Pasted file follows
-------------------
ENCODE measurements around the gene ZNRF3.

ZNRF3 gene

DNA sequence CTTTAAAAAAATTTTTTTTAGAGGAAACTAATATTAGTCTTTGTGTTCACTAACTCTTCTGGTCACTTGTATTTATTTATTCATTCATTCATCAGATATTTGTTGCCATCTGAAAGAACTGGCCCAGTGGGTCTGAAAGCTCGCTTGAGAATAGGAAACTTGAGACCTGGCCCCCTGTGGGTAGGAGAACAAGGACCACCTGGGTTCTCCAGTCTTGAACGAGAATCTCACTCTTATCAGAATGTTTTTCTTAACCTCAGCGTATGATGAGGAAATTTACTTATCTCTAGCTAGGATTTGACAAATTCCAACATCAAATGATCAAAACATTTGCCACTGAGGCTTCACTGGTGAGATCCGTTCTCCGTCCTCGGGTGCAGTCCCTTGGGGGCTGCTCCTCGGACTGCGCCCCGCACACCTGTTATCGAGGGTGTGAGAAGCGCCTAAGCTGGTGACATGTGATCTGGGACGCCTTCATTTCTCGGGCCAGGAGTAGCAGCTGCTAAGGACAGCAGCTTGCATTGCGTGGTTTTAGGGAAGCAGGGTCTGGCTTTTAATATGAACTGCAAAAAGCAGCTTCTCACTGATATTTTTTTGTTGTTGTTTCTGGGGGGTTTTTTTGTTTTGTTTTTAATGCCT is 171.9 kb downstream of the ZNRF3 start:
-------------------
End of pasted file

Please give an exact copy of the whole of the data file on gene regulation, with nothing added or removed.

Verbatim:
ENCODE measurements around the gene ZNRF3.

ZNRF3 gene

DNA sequence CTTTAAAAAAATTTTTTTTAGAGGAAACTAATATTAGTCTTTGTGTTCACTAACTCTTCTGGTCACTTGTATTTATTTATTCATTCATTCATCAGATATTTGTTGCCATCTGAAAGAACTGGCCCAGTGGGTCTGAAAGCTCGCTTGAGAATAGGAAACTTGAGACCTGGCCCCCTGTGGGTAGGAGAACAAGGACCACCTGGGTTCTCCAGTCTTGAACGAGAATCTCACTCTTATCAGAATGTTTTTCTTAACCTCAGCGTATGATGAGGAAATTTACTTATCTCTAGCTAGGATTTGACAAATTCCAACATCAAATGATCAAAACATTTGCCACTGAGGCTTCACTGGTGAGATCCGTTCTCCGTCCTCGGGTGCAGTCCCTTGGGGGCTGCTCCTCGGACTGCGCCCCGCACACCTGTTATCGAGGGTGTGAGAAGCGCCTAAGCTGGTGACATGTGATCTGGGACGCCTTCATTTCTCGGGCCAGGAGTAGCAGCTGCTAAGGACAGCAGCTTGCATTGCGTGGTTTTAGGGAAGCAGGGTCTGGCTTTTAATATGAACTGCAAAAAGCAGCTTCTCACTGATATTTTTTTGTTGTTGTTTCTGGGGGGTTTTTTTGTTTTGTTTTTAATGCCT is 171.9 kb downstream of the ZNRF3 start: